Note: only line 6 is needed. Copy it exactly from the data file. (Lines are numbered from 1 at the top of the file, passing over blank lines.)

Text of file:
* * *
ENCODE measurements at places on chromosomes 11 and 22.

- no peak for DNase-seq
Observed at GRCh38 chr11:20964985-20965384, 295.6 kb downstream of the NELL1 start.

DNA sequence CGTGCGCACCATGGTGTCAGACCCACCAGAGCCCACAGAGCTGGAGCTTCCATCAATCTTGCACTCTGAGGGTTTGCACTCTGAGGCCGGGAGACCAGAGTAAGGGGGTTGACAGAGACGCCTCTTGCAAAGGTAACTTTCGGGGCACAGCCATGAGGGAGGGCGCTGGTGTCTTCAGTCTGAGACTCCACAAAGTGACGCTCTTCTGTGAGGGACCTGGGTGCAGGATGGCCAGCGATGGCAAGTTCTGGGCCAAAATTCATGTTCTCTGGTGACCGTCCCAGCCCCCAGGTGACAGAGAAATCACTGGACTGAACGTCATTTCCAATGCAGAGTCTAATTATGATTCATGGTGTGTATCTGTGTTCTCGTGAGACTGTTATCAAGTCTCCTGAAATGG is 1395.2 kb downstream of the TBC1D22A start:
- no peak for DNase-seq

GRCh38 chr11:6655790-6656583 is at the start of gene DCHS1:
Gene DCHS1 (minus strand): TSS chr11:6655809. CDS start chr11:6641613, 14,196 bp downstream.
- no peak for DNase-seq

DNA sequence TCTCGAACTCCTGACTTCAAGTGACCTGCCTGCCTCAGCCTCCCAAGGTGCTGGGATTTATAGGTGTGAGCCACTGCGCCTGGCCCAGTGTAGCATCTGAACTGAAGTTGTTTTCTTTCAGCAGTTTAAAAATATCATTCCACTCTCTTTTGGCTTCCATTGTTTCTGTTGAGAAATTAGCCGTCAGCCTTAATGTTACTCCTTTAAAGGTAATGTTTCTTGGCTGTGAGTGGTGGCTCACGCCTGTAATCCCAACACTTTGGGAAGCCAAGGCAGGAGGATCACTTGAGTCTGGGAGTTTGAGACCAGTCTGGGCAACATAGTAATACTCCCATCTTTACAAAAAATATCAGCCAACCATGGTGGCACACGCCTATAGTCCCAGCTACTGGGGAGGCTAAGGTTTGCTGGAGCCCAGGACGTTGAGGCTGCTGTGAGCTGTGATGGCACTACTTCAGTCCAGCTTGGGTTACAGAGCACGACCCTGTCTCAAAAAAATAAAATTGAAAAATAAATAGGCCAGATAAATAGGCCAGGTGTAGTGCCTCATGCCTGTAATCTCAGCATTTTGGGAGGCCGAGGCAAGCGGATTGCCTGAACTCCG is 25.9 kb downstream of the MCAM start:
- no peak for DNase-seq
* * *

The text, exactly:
GRCh38 chr11:6655790-6656583 is at the start of gene DCHS1: